Hiding in plain sight: A closer look at posterior cortical atrophy

Shin C Beh, Brinda Muthusamy, Peter Calabresi, John Hart, David Zee, Vivek A Patel, Elliot Frohman

Research output: Contribution to journalArticlepeer-review

27 Scopus citations


Posterior cortical atrophy (PCA) is a neurodegenerative syndrome dominated by deterioration of higher visual function (particularly visuospatial and visuoperceptual abilities). It is most commonly due to Alzheimer’s disease pathology, but may also be caused by dementia with Lewy bodies, corticobasal degeneration or Creutzfeldt-Jakob disease. Patients often present to optometrists, ophthalmologists and/or neurologists with nonspecific visual complaints, and unless clinicians seek the specific symptoms and signs of PCA (beyond that of the ‘standard’ neurological examination), this infrequent disorder is easily missed, delaying its diagnosis and treatment. We review the clinical features of PCA, focusing on its visual manifestations, to help neurologists recognise this important syndrome.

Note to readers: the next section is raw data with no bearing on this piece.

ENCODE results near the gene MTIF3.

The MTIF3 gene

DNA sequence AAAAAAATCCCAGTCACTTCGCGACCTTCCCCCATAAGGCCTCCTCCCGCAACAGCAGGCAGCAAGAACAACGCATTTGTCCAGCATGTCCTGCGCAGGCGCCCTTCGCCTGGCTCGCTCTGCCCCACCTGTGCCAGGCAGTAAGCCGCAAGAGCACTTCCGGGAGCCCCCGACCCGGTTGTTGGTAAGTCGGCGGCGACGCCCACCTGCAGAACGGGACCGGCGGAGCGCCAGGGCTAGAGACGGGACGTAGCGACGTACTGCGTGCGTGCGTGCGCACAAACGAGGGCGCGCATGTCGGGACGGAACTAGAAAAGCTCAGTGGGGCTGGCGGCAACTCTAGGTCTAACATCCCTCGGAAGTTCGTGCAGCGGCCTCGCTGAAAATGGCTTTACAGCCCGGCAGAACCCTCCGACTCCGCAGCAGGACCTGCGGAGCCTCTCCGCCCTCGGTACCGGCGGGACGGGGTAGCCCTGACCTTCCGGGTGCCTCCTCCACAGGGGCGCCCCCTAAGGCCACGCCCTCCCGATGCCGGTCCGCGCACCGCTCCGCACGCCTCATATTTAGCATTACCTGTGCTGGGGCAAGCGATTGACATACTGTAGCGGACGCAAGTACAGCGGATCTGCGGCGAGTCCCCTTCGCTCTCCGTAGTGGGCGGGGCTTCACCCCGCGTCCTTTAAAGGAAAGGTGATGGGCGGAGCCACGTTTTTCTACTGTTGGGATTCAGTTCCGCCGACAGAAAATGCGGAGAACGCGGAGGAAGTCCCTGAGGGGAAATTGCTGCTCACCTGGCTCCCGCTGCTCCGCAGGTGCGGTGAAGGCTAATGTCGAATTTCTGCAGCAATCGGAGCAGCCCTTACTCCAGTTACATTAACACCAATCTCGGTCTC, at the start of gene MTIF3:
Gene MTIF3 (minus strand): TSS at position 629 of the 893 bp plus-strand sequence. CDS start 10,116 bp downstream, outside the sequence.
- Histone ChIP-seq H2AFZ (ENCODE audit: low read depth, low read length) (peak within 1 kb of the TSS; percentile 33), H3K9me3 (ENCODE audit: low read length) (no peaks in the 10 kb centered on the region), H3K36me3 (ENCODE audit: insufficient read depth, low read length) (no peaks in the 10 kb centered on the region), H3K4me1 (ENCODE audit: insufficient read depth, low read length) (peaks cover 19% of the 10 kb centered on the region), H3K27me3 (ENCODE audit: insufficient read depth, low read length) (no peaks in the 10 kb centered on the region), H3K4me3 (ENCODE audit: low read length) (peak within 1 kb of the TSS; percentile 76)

Original languageEnglish (US)
Pages (from-to)5-13
Number of pages9
JournalPractical Neurology
Issue number1
StatePublished - 2015

ASJC Scopus subject areas

  • Clinical Neurology


Dive into the research topics of 'Hiding in plain sight: A closer look at posterior cortical atrophy'. Together they form a unique fingerprint.

Cite this